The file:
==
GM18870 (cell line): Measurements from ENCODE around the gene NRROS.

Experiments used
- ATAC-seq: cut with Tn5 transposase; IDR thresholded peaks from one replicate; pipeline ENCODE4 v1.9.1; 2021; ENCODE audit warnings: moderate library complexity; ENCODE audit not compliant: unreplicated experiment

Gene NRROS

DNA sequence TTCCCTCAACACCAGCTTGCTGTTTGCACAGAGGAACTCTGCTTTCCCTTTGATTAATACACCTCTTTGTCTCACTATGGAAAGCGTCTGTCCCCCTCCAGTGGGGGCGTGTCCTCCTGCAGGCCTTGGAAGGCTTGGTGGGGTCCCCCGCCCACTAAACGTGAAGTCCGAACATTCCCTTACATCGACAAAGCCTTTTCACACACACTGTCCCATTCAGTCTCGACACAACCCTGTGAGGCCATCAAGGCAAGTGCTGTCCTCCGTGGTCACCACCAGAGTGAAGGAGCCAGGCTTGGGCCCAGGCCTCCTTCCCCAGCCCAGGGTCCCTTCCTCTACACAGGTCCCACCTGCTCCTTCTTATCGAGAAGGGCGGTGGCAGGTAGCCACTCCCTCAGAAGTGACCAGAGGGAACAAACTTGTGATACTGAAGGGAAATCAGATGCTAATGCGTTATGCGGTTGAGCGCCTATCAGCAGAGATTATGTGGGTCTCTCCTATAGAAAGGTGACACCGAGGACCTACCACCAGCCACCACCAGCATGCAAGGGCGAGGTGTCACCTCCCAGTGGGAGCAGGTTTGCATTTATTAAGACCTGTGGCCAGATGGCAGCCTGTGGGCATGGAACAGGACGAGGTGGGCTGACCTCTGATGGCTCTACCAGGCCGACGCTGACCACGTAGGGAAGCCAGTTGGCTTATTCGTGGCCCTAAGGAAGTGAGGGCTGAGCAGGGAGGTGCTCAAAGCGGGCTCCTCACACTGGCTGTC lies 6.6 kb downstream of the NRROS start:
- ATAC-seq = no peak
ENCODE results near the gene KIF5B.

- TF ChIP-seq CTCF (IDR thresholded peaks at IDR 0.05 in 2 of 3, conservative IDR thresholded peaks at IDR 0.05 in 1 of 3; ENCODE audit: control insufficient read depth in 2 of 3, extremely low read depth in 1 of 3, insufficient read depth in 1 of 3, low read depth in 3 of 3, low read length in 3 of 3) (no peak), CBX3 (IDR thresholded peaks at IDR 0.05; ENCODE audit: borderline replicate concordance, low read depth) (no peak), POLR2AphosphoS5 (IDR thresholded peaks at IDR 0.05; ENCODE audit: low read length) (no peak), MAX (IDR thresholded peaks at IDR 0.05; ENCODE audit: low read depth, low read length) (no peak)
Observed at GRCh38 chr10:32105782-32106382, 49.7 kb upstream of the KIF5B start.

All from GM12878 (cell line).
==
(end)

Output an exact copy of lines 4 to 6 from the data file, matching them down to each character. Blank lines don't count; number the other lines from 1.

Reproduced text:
Gene NRROS

DNA sequence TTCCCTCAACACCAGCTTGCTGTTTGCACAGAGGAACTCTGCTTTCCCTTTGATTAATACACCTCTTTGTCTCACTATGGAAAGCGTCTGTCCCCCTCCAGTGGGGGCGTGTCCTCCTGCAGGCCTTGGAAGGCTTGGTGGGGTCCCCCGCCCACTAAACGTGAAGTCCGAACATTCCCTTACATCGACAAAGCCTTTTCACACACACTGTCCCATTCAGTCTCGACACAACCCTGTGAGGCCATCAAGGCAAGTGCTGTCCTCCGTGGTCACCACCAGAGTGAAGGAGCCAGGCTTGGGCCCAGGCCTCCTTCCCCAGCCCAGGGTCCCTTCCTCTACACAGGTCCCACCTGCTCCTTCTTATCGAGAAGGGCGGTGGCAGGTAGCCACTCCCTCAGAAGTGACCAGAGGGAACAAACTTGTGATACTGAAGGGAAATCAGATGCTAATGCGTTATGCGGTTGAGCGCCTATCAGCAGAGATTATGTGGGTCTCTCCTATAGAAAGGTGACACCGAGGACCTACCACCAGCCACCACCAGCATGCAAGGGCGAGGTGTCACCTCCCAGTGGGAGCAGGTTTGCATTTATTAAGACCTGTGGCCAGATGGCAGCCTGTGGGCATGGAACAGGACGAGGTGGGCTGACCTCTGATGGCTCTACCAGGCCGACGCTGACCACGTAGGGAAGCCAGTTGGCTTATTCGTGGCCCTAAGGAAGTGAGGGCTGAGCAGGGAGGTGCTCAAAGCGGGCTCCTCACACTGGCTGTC lies 6.6 kb downstream of the NRROS start:
- ATAC-seq = no peak